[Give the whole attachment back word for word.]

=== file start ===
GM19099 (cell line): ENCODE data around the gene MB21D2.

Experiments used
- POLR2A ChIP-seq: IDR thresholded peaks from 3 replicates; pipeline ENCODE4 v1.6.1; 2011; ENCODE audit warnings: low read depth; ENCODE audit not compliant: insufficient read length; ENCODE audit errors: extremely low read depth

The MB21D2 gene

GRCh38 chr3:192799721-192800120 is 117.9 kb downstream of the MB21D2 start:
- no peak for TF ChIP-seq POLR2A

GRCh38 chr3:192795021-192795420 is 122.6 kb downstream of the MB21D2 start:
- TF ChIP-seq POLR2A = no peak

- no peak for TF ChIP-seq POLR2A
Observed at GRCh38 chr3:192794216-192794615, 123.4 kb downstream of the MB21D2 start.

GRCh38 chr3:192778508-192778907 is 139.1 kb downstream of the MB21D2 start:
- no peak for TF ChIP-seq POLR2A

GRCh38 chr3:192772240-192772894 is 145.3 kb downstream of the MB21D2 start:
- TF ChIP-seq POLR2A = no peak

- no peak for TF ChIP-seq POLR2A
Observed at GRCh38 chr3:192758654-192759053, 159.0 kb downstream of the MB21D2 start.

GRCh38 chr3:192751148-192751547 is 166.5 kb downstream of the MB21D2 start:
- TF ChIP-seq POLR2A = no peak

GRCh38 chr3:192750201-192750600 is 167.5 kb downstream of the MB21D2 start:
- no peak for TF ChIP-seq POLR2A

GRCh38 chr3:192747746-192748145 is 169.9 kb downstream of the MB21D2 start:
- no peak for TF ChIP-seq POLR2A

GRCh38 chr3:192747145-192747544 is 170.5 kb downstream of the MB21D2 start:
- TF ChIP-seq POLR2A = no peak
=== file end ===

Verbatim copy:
GM19099 (cell line): ENCODE data around the gene MB21D2.

Experiments used
- POLR2A ChIP-seq: IDR thresholded peaks from 3 replicates; pipeline ENCODE4 v1.6.1; 2011; ENCODE audit warnings: low read depth; ENCODE audit not compliant: insufficient read length; ENCODE audit errors: extremely low read depth

The MB21D2 gene

GRCh38 chr3:192799721-192800120 is 117.9 kb downstream of the MB21D2 start:
- no peak for TF ChIP-seq POLR2A

GRCh38 chr3:192795021-192795420 is 122.6 kb downstream of the MB21D2 start:
- TF ChIP-seq POLR2A = no peak

- no peak for TF ChIP-seq POLR2A
Observed at GRCh38 chr3:192794216-192794615, 123.4 kb downstream of the MB21D2 start.

GRCh38 chr3:192778508-192778907 is 139.1 kb downstream of the MB21D2 start:
- no peak for TF ChIP-seq POLR2A

GRCh38 chr3:192772240-192772894 is 145.3 kb downstream of the MB21D2 start:
- TF ChIP-seq POLR2A = no peak

- no peak for TF ChIP-seq POLR2A
Observed at GRCh38 chr3:192758654-192759053, 159.0 kb downstream of the MB21D2 start.

GRCh38 chr3:192751148-192751547 is 166.5 kb downstream of the MB21D2 start:
- TF ChIP-seq POLR2A = no peak

GRCh38 chr3:192750201-192750600 is 167.5 kb downstream of the MB21D2 start:
- no peak for TF ChIP-seq POLR2A

GRCh38 chr3:192747746-192748145 is 169.9 kb downstream of the MB21D2 start:
- no peak for TF ChIP-seq POLR2A

GRCh38 chr3:192747145-192747544 is 170.5 kb downstream of the MB21D2 start:
- TF ChIP-seq POLR2A = no peak